PROF 7505 - Postgraduate Professions Virtual Internship

North Terrace Campus - Semester 1 - 2020

The Virtual Internship partners students with an overseas company to work on a range of projects in the digital marketing and business development fields. Students are provided with a mentor and work in small teams and through an online platform. The Internship runs for 7 weeks and gives students an opportunity to apply their discipline knowledge to real projects. The Virtual Internship will give students an insight into what it is like to work on projects regardless of geographical location

  • General Course Information
    Course Details
    Course Code PROF 7505
    Course Postgraduate Professions Virtual Internship
    Coordinating Unit Professions Office
    Term Semester 1
    Level Postgraduate Coursework
    Location/s North Terrace Campus
    Units 3
    Contact 150 hours with the Host organisation and meeting with Academic supervisor
    Available for Study Abroad and Exchange Y
    Prerequisites Credit standard in at least 12 units
    Quota Subject to availability of suitable sponsors. Placement will be offered to students on academic merit and work experience
    Course Description The Virtual Internship partners students with an overseas company to work on a range of projects in the digital marketing and business development fields. Students are provided with a mentor and work in small teams and through an online platform. The Internship runs for 7 weeks and gives students an opportunity to apply their discipline knowledge to real projects. The Virtual Internship will give students an insight into what it is like to work on projects regardless of geographical location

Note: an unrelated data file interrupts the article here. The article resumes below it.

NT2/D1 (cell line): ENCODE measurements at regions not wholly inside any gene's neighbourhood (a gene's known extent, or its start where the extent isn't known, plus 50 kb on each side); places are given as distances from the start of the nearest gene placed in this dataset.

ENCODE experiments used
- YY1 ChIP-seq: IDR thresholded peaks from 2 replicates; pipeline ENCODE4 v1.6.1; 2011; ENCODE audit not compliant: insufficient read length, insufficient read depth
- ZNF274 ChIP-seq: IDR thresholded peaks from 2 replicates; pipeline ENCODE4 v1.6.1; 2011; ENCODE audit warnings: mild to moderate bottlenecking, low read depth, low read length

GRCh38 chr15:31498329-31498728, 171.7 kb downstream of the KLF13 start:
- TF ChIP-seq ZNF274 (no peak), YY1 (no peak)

Course Staff

    Course Coordinator: Miss Melissa Connor

    Name: Melissa Connor
    Location: Nexus 10, 10 Pulteney Street, Adelaide
    Telephone: 8313 3438
    Email: melissa.connor@adelaide.edu.au

    Information for students, go to the Professions Internship Program
    Course Timetable

    The full timetable of all activities for this course can be accessed from Course Planner.

  • Learning Outcomes
    Course Learning Outcomes
    On successful completion of this course, students will be able to:
    1. Plan, coordinate and undertake a range of professional activities and engage in reflective practices to facilitate personal and professional growth.
    2. Apply and practice good communication skills in a variety of professional and/or cultural contexts, including the online context.
    3. Demonstrate effective group work skills in order to contribute appropriately to the production of a group output.
    4. Evaluate the internship experience in relation to your career goals.
    University Graduate Attributes

    This course will provide students with an opportunity to develop the Graduate Attribute(s) specified below:

    University Graduate Attribute Course Learning Outcome(s)
    Deep discipline knowledge
    • informed and infused by cutting edge research, scaffolded throughout their program of studies
    • acquired from personal interaction with research active educators, from year 1
    • accredited or validated against national or international standards (for relevant programs)
    1,2
    Critical thinking and problem solving
    • steeped in research methods and rigor
    • based on empirical evidence and the scientific approach to knowledge development
    • demonstrated through appropriate and relevant assessment
    1,2,3